The Indian constitution allows states to curb the right to freedom of religion on the grounds of public order, health and morality. But the essential religious practice test – which is used to determine what practices are protected by the right to freedom of religion – was born in court.
The Supreme Court first used the term “essential part of a religion” in 1954, observing that a practice is essential if removing it causes a “fundamental change in the religion”.
“This empowered religious communities,” says legal scholar and professor Deepa Das. “What lay beyond the state’s power to regulate or change would, effectively, be determined by the religious communities themselves.”
But over time, she adds, Indian courts have started using the doctrine to do the “opposite”, that is regulate these matters themselves.
“So, the doctrine morphed from ‘essentially religious’ to ‘essential to religion’,” she says.
This is unlike in other countries such as the US, where courts accept a plaintiff’s assertion that a given practice is religious, without questioning it further.
But in India the courts are making that decision – and somewhat arbitrarily, experts say.
A question of choice
In 2017, India’s Supreme Court banned instant divorce in Islam, saying it was not an essential part of the faith and enjoyed no protection. In 1994, the top court had settled a contentious land dispute between Hindus and Muslims by saying that a mosque was not “essential” to practising Islam since namaz, or prayers, could be offered anywhere. So, it ruled the land around the mosque could be given to Hindus.
In 2018, the court again used the test to allow Hindu women of all ages to enter the Sabarimala temple, which historically restricted women of certain ages. The court said the restriction was not an “essential religious practice”.
In 2016, the high court in Kerala examined the Koran and said the text prescribed covering the head to be a religious duty and, therefore, deemed it essential to Islam. It was hearing a petition by students who were not allowed to wear the hijab to a medical exam on the grounds that it would enable them to cheat.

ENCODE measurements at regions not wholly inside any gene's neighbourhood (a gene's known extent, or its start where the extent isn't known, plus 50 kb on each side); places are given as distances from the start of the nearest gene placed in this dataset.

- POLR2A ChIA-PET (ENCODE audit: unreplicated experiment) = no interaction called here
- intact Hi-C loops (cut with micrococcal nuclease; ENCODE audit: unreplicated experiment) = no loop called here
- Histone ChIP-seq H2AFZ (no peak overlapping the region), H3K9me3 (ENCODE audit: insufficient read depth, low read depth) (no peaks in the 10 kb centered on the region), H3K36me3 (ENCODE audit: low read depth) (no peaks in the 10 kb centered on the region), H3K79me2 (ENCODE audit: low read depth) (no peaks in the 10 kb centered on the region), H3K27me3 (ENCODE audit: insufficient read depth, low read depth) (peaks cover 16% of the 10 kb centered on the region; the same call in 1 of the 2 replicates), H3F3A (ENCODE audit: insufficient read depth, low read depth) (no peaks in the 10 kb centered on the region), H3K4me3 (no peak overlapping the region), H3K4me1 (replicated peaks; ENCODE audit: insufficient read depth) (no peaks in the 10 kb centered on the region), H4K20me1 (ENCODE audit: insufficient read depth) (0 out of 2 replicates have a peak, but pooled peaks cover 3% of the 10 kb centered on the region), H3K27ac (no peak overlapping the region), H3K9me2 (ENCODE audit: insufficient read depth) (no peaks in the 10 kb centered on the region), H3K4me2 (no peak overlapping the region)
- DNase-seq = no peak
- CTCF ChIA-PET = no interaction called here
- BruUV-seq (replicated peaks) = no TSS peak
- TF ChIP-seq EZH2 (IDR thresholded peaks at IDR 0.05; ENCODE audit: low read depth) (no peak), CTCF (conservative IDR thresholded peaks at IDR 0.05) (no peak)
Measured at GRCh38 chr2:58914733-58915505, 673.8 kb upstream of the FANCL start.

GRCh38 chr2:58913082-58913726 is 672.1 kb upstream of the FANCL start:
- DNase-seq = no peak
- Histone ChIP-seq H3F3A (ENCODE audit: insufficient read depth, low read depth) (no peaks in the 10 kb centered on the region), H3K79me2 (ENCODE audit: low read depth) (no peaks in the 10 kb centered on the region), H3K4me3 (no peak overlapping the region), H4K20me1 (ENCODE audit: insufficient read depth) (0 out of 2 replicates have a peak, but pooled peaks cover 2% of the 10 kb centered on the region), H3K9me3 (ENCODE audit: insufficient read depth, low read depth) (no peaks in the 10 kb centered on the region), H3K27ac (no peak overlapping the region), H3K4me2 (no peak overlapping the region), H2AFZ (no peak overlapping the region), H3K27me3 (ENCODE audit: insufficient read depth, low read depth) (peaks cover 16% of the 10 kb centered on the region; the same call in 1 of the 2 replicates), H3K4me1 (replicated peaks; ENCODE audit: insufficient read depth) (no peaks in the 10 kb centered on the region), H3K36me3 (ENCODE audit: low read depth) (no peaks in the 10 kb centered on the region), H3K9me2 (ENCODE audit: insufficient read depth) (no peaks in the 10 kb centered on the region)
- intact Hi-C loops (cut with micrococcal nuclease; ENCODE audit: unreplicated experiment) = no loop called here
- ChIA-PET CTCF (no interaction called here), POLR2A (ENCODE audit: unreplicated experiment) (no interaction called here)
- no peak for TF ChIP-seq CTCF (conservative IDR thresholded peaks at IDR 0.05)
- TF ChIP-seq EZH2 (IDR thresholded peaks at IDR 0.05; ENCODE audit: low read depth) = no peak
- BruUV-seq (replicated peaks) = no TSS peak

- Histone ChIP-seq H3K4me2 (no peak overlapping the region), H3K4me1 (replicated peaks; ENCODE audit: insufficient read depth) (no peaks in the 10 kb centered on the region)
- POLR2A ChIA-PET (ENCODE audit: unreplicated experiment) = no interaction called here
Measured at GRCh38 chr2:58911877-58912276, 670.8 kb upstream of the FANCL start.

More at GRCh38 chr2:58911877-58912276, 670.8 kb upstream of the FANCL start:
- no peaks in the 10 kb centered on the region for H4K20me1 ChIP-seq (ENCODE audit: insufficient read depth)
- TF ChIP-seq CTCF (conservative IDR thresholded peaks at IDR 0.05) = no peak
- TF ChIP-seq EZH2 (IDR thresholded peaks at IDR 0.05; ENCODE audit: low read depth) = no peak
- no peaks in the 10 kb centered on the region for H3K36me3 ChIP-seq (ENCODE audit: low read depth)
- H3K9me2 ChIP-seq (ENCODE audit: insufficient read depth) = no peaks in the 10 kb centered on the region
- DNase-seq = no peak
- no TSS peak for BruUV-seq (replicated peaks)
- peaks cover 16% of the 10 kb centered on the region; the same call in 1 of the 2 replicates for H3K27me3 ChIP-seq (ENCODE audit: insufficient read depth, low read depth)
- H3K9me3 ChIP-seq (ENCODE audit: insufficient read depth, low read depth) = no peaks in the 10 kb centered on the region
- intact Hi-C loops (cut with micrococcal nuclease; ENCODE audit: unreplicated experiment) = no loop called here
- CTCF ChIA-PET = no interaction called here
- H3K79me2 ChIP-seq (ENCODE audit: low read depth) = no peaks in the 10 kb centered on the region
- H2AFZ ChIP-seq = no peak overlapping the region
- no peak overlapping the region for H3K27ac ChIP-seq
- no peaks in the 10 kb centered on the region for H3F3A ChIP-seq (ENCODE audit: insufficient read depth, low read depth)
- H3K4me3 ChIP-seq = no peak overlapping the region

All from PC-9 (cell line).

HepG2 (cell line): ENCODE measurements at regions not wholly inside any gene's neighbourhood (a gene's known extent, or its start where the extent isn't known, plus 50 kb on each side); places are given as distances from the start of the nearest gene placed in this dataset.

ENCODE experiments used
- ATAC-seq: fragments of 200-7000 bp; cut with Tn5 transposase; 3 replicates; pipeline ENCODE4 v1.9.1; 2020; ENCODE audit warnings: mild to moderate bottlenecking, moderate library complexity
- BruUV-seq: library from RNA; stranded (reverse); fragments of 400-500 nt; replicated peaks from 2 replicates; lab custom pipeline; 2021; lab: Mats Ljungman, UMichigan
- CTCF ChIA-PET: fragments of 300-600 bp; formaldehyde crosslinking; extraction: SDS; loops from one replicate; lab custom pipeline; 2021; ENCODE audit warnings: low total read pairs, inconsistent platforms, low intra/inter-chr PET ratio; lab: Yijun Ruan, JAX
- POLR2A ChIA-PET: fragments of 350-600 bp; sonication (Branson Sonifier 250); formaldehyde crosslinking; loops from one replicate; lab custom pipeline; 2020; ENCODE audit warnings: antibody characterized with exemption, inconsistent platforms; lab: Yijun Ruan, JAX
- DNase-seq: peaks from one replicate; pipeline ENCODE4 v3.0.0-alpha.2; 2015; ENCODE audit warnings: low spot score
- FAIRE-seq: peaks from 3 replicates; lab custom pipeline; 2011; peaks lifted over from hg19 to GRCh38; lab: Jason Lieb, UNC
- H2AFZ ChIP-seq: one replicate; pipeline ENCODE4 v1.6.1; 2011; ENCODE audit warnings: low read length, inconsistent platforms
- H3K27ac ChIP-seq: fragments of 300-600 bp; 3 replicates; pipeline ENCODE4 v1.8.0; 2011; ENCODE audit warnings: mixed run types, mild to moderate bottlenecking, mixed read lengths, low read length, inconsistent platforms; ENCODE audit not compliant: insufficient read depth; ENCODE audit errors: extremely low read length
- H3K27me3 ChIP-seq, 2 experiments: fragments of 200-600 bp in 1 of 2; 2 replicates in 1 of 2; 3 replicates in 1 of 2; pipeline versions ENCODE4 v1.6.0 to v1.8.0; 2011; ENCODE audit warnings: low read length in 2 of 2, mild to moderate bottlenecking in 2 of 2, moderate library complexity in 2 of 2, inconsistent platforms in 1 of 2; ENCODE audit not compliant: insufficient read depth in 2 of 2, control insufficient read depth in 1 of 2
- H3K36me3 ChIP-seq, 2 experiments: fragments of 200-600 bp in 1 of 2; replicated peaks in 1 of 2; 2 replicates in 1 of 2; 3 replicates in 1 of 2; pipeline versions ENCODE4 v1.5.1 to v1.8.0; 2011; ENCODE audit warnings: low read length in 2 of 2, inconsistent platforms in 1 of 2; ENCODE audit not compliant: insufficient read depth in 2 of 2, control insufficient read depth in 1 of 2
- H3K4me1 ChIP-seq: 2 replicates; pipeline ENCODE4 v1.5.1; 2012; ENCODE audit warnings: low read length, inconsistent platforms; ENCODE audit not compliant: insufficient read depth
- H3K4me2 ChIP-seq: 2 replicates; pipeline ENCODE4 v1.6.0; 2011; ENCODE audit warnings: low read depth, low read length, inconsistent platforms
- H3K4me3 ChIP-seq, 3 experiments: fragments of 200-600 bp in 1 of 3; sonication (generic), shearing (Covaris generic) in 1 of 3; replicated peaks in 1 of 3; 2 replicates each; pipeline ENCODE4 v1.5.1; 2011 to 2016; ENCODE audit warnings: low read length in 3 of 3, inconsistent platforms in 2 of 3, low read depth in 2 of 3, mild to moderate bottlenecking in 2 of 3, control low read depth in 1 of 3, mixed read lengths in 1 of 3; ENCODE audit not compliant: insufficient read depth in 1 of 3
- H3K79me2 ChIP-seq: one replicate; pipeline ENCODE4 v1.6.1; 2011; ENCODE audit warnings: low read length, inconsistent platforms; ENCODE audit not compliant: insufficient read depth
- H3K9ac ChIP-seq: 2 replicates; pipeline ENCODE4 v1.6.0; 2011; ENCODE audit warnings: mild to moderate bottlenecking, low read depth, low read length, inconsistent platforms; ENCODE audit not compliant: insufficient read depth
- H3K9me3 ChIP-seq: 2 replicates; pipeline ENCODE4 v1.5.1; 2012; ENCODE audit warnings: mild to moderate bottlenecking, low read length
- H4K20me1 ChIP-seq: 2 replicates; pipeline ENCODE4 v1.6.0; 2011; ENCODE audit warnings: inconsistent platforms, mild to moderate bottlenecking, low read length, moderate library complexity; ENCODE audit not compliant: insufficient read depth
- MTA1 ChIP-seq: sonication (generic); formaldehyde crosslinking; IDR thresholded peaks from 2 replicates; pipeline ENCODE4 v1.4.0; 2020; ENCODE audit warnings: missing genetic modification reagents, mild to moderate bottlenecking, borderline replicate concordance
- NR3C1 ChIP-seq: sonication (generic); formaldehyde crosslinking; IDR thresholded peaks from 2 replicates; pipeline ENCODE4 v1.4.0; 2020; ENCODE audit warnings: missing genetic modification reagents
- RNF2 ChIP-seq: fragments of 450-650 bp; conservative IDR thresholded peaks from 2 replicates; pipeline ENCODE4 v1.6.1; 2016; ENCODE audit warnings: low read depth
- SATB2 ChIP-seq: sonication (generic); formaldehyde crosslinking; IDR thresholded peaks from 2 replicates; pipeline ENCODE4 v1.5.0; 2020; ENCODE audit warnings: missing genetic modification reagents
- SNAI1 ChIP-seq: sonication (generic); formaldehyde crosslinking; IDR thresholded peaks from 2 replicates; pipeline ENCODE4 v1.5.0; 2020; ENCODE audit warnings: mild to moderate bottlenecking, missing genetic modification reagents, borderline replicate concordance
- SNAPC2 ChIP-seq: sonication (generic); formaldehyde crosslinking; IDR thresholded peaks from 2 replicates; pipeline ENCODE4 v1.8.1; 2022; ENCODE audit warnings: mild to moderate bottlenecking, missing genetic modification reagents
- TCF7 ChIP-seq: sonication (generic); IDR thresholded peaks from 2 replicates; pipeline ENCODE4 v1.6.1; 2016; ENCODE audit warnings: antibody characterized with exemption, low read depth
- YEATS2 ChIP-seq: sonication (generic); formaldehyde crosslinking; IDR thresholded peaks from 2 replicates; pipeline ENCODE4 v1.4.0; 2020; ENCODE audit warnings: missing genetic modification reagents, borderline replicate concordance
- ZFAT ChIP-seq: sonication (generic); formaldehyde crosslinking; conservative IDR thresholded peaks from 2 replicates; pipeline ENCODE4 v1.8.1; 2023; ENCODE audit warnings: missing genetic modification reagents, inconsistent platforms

The petitioners in Karnataka had referred to this judgement, but this time the court rejected their argument.
“The court has applied the test in an inconsistent manner, repeatedly changing the method of determining essentiality, seriously undermining religious liberty,” legal scholar Faizan Mustafa, wrote in his 2017 paper, Freedom of Religion in India.
He argues that the test now restricts the scope of religious freedom guaranteed by the constitution.
On the other hand, experts are also not sure what would have been a good alternative doctrine to follow.
“If only I had an easy answer!” Ms Das says. “The truth is that there is no such thing as a perfect doctrine. We hope that the laws we craft and the people who interpret and apply them do so as fairmindedly and as generously as possible. But that does not always happen. And it doesn’t mean that hitting on the perfect doctrine would solve all of our problems.”
Ms John says the emphasis should be on choice.
“Who are we to say a woman’s choice to wear the hijab is not well thought out?” Ms John asks. “The court should’ve considered the agency argument instead of focusing only on the essentiality test.”
“If you must implement uniforms, then it should be across the board. You can’t allow someone to wear a bindi or have sacred threads around their wrist. When you insist on it only for one class of people, that’s discriminatory.”